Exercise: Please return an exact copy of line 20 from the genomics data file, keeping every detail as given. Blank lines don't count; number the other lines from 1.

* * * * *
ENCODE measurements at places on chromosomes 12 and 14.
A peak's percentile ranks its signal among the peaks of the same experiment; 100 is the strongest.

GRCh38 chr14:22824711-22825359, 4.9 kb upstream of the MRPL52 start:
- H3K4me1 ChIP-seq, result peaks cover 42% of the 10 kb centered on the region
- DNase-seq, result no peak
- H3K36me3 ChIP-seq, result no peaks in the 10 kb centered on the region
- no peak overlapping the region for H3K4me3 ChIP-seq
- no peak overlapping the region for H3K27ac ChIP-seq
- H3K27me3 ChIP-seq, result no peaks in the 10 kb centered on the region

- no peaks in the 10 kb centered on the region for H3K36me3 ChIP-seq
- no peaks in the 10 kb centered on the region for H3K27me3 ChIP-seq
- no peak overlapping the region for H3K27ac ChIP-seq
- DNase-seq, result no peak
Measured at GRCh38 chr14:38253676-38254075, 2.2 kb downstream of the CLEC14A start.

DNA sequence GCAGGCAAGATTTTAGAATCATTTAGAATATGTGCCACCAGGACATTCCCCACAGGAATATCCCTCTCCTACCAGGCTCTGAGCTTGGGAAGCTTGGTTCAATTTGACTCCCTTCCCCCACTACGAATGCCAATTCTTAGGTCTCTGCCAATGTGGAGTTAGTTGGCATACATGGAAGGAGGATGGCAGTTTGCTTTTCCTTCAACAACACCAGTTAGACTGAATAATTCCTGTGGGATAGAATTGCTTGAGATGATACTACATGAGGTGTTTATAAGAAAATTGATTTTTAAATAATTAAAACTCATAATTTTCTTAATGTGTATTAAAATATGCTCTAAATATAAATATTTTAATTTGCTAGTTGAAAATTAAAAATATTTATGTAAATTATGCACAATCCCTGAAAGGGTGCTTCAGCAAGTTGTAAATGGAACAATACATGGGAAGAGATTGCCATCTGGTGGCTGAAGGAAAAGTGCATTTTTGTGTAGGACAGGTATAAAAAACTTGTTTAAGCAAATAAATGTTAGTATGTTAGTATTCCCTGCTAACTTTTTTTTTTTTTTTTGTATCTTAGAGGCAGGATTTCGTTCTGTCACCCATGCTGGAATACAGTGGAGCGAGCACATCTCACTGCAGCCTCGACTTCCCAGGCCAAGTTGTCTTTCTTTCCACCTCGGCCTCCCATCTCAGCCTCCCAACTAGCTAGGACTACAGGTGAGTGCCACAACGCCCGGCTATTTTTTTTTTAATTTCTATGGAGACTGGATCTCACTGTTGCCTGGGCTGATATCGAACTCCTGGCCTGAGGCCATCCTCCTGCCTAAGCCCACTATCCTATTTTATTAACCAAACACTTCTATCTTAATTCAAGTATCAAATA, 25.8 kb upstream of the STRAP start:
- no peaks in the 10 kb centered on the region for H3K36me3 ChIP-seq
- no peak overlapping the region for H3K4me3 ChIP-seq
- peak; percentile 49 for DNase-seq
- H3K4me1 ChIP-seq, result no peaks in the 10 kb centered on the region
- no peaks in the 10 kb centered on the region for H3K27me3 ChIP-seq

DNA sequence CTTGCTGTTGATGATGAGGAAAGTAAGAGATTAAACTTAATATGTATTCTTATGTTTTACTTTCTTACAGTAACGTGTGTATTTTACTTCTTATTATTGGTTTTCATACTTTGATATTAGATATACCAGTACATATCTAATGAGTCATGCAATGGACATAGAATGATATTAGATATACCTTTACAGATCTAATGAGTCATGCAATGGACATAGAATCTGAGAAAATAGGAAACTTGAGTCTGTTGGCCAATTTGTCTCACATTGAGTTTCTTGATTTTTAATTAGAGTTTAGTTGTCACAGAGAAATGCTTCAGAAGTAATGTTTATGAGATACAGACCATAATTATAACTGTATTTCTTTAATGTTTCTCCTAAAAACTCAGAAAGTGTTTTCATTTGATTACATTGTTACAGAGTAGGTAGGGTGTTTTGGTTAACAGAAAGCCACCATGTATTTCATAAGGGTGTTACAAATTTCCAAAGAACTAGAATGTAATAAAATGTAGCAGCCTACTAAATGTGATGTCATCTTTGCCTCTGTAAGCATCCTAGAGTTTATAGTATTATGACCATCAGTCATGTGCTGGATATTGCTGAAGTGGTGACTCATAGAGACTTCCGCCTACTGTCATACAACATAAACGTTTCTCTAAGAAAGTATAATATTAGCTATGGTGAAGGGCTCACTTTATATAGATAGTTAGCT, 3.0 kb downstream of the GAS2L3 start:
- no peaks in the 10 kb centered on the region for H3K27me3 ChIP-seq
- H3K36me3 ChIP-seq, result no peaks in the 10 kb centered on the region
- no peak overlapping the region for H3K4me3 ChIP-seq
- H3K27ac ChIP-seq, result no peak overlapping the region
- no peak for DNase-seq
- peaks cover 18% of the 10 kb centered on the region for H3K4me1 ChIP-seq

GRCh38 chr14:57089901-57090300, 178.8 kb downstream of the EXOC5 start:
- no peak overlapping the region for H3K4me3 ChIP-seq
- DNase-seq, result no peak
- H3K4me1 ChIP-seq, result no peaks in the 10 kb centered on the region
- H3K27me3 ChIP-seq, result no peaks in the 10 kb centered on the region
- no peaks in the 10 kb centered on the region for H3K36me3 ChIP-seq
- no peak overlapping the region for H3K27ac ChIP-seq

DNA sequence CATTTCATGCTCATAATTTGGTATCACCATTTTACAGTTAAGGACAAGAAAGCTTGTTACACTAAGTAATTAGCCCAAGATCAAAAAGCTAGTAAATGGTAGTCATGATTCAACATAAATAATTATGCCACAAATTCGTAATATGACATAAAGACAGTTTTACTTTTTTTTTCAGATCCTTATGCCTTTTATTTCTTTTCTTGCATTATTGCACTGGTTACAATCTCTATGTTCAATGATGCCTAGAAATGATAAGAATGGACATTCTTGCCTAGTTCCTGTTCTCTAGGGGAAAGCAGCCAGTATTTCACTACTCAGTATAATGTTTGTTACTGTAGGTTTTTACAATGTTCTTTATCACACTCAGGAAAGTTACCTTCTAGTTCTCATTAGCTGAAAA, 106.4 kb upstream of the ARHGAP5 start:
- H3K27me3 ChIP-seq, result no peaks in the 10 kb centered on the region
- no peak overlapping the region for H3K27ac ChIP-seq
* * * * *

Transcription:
- no peaks in the 10 kb centered on the region for H3K27me3 ChIP-seq